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Do I Really Need A Real Estate Agent
In today's Internet-connected world, pretty much every property that is for sale is viewable without an agent. Anyone can find properties that seem to match up with their criteria, view pictures or virtual tours, and even check out who owns the property and what the taxes are. Heck, this website is a great resource for doing that. As of November of 2014, 92% of today's buyers do start out just that way, finding properties that interest them on the internet while sitting at the kitchen table. 50% of buyers use mobile devices.
And, of course, anyone can find open houses and drop in without a Realtor in tow, or stop into a new construction office all on their own.
Because of this, I often hear people say that Realtors are just "middle men" and will go the way of the buggy-whip, like so many other professions. But is that true?
So, do you really need a Realtor?
Now, it's obvious that I have a vested interest in the answer to that question, so I'm not going to answer it - I'll let you answer that for yourself. What I will do is layout some facts for you to consider.
When listing a property, the seller agrees to pay the listing broker some amount of the selling price, usually 6-7%. This amount gets paid to the listing broker whether or not the buyer has an agent. If the buyer also has an agent, that listing broker splits some part of that commission with the buyer's agent. The point is, it doesn't matter to the seller whether the buyer has an agent or not - he will pay the same amount to the listing broker regardless. So, it costs the buyer nothing to have an agent at her side, and the price won't be reduced if the buyer doesn't have an agent.
Because of the fact that the seller pays the buyer's agent, there is a common misconception out there that the buyer's agent is actually working for the seller. Again, by law, this is not true at all. In fact, the agent has a fiduciary responsibility to the person that hires her regardless of who pays her. So the buyer's agent is required by law (not tradition or Realtor rules) to represent that buyer to the best of her abilities, to get that property for the lowest possible price, and to keep all of the buyer's price, terms and motivations confidential - forever.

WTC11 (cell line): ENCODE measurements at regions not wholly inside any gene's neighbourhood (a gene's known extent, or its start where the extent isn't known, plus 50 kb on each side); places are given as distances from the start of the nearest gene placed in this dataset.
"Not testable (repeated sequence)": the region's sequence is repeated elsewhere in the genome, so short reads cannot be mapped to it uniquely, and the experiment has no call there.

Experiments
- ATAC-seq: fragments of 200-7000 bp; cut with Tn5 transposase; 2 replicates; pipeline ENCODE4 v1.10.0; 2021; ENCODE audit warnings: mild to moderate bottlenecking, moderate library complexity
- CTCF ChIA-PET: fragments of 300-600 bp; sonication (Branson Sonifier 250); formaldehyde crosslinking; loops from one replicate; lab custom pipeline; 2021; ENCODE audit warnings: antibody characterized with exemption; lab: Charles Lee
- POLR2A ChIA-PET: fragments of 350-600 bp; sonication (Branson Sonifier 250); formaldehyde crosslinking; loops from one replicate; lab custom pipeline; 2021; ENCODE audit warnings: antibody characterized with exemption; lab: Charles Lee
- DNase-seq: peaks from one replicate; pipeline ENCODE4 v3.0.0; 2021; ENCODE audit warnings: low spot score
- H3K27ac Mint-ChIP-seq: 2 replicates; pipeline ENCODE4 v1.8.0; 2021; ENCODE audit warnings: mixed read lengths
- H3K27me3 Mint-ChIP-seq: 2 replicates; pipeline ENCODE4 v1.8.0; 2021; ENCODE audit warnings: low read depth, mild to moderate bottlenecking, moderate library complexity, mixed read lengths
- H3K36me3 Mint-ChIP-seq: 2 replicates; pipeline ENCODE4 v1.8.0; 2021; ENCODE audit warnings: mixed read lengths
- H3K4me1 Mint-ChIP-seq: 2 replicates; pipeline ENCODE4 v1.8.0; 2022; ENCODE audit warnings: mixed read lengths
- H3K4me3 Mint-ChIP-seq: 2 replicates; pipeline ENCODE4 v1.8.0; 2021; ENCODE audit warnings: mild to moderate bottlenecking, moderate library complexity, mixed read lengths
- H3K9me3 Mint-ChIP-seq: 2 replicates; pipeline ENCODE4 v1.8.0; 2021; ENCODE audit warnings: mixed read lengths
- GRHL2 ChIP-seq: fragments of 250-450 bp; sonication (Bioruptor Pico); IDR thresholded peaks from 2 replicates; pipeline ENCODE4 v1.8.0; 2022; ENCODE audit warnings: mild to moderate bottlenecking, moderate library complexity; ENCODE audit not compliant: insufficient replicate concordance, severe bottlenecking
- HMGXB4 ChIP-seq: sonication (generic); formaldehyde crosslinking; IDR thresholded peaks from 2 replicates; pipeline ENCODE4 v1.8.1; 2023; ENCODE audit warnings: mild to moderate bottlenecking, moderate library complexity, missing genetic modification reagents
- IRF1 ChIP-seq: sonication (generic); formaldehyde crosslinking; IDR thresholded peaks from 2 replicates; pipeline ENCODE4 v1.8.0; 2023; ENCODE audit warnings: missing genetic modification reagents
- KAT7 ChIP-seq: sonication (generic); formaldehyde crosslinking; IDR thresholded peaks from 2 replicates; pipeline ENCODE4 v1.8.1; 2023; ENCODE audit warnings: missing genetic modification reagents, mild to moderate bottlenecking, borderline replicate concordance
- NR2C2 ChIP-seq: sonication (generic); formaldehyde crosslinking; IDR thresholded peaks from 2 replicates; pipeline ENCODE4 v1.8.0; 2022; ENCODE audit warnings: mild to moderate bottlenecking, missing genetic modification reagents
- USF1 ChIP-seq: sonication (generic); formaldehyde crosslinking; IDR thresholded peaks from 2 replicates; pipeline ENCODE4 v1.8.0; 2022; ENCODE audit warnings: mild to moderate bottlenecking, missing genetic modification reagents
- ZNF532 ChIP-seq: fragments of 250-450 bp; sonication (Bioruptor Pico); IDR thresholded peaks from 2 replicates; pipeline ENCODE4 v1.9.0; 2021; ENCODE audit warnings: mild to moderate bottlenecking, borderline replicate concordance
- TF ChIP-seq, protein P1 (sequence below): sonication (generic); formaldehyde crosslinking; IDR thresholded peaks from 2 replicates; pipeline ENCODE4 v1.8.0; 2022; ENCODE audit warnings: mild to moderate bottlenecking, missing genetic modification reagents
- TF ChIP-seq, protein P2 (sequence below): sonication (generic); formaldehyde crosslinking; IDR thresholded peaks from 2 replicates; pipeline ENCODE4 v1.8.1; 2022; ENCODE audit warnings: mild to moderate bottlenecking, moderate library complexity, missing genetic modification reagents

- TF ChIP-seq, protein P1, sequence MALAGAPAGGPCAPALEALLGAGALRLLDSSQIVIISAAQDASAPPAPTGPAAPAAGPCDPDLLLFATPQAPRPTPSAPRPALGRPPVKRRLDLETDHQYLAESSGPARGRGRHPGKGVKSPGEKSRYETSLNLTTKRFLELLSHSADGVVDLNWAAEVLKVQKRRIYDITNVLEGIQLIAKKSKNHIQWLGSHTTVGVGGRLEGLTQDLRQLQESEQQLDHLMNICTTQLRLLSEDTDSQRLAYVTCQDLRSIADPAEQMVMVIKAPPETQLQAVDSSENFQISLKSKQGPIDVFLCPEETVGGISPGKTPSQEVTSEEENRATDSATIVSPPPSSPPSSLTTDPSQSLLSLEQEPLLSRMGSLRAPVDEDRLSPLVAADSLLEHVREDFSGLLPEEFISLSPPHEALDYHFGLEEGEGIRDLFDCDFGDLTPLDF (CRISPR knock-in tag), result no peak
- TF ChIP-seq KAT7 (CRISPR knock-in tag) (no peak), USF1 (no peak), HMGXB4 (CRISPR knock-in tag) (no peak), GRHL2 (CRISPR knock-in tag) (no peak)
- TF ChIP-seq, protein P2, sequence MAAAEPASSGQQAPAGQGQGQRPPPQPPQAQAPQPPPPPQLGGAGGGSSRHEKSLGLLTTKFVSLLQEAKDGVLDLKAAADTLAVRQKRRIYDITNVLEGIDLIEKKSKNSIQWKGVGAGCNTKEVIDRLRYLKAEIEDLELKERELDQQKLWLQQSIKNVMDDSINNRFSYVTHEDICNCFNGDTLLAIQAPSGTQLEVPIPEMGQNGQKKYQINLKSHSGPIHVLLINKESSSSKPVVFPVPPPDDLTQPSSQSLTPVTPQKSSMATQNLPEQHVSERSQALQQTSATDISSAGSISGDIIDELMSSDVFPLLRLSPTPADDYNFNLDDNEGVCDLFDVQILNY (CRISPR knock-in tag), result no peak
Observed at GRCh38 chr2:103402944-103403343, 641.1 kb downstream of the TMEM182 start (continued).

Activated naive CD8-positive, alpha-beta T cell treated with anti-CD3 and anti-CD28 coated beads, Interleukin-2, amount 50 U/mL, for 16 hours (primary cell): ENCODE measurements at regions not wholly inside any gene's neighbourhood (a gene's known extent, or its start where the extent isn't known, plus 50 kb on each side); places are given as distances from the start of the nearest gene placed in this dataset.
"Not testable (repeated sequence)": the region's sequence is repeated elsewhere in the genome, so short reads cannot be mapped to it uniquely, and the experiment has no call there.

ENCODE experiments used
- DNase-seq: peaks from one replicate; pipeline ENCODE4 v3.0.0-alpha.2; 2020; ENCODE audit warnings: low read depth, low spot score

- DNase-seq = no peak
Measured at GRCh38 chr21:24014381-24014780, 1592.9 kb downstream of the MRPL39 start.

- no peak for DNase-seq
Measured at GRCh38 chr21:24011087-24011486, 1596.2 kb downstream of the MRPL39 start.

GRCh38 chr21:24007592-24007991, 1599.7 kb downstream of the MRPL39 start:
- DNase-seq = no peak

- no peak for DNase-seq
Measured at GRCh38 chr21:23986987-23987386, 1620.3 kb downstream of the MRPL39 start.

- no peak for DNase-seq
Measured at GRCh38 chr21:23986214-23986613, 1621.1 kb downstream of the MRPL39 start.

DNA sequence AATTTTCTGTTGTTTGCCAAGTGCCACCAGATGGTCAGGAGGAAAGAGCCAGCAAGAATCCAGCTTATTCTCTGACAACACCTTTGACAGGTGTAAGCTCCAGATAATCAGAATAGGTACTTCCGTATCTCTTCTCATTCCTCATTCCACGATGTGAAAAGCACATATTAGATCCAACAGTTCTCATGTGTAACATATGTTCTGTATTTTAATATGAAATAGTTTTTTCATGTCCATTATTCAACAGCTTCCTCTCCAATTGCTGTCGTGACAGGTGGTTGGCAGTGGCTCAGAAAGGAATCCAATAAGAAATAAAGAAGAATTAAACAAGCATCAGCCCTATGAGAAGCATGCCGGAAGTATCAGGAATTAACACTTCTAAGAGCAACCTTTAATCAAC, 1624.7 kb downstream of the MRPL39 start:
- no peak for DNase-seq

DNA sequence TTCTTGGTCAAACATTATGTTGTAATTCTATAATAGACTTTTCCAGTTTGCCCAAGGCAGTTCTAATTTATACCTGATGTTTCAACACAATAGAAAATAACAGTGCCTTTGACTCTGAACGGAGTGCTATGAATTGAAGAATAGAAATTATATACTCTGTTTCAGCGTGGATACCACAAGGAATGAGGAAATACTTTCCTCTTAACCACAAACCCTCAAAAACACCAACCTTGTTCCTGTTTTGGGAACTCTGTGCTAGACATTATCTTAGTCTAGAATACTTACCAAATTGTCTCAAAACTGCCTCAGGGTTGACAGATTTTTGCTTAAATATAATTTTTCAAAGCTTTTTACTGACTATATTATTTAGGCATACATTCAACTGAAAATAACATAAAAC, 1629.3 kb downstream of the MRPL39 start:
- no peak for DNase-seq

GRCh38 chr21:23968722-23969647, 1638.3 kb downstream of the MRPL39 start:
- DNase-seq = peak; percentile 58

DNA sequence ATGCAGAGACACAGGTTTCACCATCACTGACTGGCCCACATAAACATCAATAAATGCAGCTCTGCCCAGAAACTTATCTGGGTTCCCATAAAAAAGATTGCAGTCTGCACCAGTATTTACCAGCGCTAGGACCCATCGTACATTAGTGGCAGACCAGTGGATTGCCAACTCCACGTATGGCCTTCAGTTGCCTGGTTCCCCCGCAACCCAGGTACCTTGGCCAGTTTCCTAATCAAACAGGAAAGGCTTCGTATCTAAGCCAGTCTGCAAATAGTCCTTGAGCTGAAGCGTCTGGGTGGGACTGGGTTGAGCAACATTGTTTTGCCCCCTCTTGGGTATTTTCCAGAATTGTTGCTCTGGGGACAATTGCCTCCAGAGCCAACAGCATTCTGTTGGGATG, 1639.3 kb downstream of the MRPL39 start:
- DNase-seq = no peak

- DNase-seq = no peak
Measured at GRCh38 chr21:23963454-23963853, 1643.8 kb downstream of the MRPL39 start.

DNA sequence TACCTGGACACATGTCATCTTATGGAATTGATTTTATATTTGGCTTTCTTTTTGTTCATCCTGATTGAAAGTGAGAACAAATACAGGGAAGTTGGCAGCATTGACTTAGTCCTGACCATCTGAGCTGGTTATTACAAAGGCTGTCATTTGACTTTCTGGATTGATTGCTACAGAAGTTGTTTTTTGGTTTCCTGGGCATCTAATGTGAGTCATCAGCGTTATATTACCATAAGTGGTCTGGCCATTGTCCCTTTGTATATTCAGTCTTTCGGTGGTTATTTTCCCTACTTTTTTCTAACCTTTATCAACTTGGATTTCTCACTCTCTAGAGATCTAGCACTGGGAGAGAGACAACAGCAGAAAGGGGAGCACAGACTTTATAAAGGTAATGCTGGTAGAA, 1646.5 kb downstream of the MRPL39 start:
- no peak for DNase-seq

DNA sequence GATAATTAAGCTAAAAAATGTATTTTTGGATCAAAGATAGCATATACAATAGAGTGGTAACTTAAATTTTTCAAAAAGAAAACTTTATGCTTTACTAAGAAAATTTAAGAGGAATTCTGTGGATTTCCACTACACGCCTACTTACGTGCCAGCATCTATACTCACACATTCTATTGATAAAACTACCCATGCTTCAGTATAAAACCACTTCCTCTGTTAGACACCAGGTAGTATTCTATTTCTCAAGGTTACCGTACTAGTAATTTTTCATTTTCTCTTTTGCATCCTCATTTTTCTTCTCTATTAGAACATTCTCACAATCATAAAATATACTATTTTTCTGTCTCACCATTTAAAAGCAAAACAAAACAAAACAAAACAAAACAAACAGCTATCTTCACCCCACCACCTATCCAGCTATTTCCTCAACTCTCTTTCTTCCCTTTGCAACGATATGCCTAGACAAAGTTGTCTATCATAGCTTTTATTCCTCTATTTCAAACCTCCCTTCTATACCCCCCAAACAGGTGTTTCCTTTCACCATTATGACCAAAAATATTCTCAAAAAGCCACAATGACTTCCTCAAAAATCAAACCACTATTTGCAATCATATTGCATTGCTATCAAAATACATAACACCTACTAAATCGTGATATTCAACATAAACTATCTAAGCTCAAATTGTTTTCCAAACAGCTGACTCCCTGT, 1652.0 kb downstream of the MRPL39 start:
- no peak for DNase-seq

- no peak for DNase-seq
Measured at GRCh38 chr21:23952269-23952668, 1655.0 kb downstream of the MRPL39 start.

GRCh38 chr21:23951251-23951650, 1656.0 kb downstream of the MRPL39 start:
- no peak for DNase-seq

If a buyer walks into an open house or new construction, decides she likes the place, decides to buy it, chats up the selling Realtor there and makes an offer, just who does that selling Realtor represent? Both the buyer and the seller? Well, of course that Realtor represents the best interest of the seller. She is required by law (again) to do everything she can to get as much money and as many concessions out of that buyer as possible. In fact, if that buyer shares confidential information with the selling Realtor, she is required to share that info with the seller! The buyer has no agent, no representation, no one looking out for her best interests - she is merely a customer. Truly a sheep in the presence of a wolf.
What are the downsides to having a buyer's agent? Well, let's see... you have to let her spend her gas while she drives you around, you are forced to have someone who is truly working for you instead of the seller, you get advice from someone who knows the neighborhoods and houses because she's been through them so many times she dreams about them, and you are forced to pay nothing for it. Oh, wait - those are good things, not bad things!
There are no downsides! You won't get cooties by hooking up with a Realtor, she won't twist your arm and force you to buy something, she looks out for you, and it costs you nothing!
So. You decide. Do you really need a Realtor? Let me know if you decide you do! ;)